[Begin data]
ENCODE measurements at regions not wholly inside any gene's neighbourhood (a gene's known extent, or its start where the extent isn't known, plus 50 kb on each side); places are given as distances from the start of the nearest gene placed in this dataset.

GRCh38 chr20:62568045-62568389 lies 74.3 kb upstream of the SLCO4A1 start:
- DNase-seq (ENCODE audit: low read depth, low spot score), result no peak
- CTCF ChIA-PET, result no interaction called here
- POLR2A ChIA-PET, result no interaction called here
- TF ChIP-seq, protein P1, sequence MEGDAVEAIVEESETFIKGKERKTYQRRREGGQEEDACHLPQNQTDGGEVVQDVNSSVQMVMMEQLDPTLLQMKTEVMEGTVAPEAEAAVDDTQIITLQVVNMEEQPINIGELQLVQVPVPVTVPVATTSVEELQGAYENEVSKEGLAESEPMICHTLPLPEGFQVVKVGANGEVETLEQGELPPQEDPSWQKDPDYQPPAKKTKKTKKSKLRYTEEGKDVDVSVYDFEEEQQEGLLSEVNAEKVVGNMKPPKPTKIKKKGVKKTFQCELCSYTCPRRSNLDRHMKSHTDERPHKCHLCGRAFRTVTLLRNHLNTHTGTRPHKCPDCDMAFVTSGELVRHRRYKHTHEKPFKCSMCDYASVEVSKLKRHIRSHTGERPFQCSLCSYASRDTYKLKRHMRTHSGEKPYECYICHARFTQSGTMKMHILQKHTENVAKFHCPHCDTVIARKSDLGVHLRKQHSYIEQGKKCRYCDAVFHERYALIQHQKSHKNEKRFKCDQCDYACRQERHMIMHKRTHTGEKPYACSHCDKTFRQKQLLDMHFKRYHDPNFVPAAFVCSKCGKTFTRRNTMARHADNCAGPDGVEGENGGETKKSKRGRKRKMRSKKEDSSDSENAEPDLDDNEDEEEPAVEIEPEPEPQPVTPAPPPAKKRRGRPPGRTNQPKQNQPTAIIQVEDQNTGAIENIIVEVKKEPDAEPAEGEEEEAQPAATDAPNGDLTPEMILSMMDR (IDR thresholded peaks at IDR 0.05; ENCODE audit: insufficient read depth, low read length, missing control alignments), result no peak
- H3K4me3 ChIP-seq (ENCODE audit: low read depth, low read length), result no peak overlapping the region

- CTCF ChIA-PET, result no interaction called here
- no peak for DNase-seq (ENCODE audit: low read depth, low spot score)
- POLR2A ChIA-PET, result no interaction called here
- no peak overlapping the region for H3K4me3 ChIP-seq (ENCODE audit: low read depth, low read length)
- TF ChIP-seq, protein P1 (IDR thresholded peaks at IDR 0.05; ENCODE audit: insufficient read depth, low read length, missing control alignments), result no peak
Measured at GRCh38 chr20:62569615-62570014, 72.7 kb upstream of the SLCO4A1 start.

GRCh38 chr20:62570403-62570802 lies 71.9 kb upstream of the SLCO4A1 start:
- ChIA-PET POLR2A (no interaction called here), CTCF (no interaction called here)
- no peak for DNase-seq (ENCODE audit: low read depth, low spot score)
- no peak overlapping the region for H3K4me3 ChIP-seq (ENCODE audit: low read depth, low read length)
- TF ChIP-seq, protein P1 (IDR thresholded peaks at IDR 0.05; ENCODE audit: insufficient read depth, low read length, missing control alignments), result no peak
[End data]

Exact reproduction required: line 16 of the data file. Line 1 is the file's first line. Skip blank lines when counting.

- no peak for DNase-seq (ENCODE audit: low read depth, low spot score)